A provincial court judge has found the Regional District of North Okanagan guilty of four charges in connection with a water contamination case.
Mayland McKimm found the regional district guilty of failing to provide potable water, allow contamination of drinking water, introduce foreign matter into a well and operate a well in a manner to cause adverse impact in connection with the contamination of the Antwerp Springs water source in January 2010.
About 3,500 people were notified in January 2010 that the Antwerp Springs well source had been contaminated, and that they must not drink the water until bacteriological tests are clean.
The source became contaminated after a series of failures and bizarre warm winter weather.
Manure had been spread onto snow and frozen ground on a surrounding hillside near the Antwerp Springs wells, but on Jan. 13, 2010 a heavy rainfall landed on top of the substantial snowpack.
That caused the snow to melt rapidly, and the water landing on the snowpack flushed the effluent into a culvert which then went to various drains and ultimately onto a field near the Antwerp Springs wells.
McKimm said it was not possible to determine how effluent entered the Antwerp Springs well and was pumped into the distribution system.
“I’m not satisfied on the balance of probability that the regional district did use due diligence in avoiding the risk to the shallow well (one of three wells at Antwerp) to become contaminated and thereafter provide non-potable water to the users,” said McKimm.
The judge said in delivering his decision Wednesday that the regional district had known for more than a decade that there were “significant issues with a cross-connection to the drainage system around the well and the well itself,” and had been ordered on a number of separate occasions to install a backflow preventer to minimize a contamination risk.
“They did not do so,” said McKimm of RDNO.
The regional district maintained dialogue with Interior Health about other options to manage the risk. McKimm said IH approved the continuing use of the well and agreed to allow RDNO to manage the risk by a vigorous regime of monitoring.
“That continued to allow the district to place the risk intended on that approach on the users,” said McKimm. “…In my view, that does not absolve them of liability.”
Once the regional district became aware the potential for a cross-connection existed, said McKimm, “they were aware the well was at risk.”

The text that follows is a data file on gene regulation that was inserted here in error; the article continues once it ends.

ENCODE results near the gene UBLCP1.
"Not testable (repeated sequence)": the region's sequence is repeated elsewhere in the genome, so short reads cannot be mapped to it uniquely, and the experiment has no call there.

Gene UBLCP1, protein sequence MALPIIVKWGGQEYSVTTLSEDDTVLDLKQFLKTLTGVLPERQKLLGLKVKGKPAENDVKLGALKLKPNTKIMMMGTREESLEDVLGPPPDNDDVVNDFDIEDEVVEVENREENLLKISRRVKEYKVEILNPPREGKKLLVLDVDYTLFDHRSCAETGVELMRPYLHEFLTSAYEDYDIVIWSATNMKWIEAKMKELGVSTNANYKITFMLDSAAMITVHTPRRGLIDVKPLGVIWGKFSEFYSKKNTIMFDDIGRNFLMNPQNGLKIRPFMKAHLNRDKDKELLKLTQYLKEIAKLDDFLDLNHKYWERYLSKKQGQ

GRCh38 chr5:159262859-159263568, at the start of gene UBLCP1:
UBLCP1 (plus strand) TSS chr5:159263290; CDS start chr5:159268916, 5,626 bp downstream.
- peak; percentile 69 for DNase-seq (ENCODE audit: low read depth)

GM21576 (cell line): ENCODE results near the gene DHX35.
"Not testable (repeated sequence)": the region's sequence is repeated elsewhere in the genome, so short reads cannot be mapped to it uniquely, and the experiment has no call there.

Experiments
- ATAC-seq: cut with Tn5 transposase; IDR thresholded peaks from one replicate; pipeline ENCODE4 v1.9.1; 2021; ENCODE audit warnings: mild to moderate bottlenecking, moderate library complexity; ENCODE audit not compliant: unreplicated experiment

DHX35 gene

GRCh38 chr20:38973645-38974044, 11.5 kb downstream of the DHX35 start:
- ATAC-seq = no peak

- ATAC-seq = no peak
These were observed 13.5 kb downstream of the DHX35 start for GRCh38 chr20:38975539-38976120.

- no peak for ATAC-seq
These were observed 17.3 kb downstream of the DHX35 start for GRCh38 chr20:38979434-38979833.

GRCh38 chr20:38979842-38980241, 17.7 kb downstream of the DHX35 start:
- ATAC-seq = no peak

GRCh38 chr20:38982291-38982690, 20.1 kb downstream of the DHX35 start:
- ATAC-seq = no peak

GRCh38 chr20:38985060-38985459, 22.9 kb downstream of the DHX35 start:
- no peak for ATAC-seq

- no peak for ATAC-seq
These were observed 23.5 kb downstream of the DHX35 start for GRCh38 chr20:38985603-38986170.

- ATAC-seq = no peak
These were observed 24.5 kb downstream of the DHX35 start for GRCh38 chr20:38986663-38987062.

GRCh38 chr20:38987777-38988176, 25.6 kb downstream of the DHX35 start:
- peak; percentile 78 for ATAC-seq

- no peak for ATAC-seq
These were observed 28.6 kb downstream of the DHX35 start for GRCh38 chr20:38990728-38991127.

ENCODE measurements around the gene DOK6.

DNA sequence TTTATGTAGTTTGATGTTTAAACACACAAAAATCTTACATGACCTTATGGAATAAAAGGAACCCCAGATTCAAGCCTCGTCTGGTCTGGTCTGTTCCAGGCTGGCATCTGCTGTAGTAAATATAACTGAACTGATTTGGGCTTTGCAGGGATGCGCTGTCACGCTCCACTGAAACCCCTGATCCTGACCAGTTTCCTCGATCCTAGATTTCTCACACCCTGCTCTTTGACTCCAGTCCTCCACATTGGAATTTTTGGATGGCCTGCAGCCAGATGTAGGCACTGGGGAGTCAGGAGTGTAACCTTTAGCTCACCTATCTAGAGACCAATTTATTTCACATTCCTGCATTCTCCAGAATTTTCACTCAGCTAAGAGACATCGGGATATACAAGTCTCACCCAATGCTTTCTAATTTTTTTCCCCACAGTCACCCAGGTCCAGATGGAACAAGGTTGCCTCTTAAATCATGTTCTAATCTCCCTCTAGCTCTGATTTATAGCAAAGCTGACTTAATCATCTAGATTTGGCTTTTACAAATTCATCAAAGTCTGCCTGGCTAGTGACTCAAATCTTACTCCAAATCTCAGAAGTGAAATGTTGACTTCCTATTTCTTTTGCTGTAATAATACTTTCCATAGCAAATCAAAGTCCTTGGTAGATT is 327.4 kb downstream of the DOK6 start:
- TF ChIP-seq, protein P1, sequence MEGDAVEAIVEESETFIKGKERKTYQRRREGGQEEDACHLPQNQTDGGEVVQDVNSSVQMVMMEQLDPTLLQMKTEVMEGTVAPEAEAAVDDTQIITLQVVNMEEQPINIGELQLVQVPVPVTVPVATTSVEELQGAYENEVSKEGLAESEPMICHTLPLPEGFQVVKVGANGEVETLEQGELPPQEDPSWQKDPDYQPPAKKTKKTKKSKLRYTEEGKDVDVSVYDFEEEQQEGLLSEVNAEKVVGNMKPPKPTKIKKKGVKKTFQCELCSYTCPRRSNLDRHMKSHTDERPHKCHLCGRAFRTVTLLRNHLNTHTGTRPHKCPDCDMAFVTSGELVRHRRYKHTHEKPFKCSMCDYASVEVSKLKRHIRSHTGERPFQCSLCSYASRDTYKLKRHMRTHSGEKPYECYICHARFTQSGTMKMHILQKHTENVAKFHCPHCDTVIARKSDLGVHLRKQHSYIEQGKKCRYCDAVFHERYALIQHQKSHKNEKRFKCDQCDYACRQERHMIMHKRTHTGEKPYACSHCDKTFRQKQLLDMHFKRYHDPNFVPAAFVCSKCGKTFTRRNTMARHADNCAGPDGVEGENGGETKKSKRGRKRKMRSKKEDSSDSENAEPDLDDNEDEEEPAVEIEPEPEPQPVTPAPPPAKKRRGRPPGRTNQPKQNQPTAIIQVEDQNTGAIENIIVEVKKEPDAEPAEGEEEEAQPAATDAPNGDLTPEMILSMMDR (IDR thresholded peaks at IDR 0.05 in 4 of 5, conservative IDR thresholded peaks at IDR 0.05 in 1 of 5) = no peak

“It was incumbent on the regional district to determine with clarity the source of the cross-connection and any other vulnerabilities within the system,” said the judge. “They did not do so. They continued to put the users at risk.”
Crown lawyer Joel Gold said McKimm gave a thorough and considerate decision.
“Crown is pleased he did so because this is an area where there aren’t a lot of decisions,” said Gold. “It’s clear to the Crown and the public that the judge kept the safety and health of the environment and the water users at the forefront when coming to the decision.”
RDNO board chairperson Patrick Nicol was disappointed with the decision, saying RDNO had a strong case and insisted staff did work with great due diligence.
“We were met with a challenge on that day with a weather circumstance I don’t believe we’ve seen in 50 years,” said Nicol. “We handled it so there were no incidents. We worked tenaciously on the water system to serve some 80,000 people. We’ve been one of the leaders in trying to bring potable water to small and some urbanized areas. We’ve done it at great cost.”
The regional district said Thursday through a news release that the decision suggests “a utility must shift more from the management of risks to the reduction and elimination of risks within its system.”
“This may be a very financially onerous task,” said RDNO. “The decision reinforces that we at the RDNO must diligently proceed to complete and implement the Master Water Plan, something the RDNO is committed to do.”
Sentencing submissions by both Crown and the RDNO’s attorney will be heard Oct. 16.
The District of Coldstream, Pan-O-Ramic Farms and its then owner were also charged in connection with the contamination.
The district pleaded guilty in June 2012 to one count of failing to provide potable water and was fined more than $18,000.
Defence expects to seek a similar monetary penalty for RDNO.
Asked if the regional district should have done something similar to avoid a trial, Nicol said the price of democracy is not cheap.
“The board unanimously believed there was due diligence involved,” he said. “That’s one of the reasons you can defend yourself.”
Crown would not say how much it will be asking the regional district to pay.
Pan-O-Ramic Farms and its former owner also entered guilty pleas and were fined $1,000 each and ordered to make a $7,000 contribution to the Heritage Conservation Trust Fund.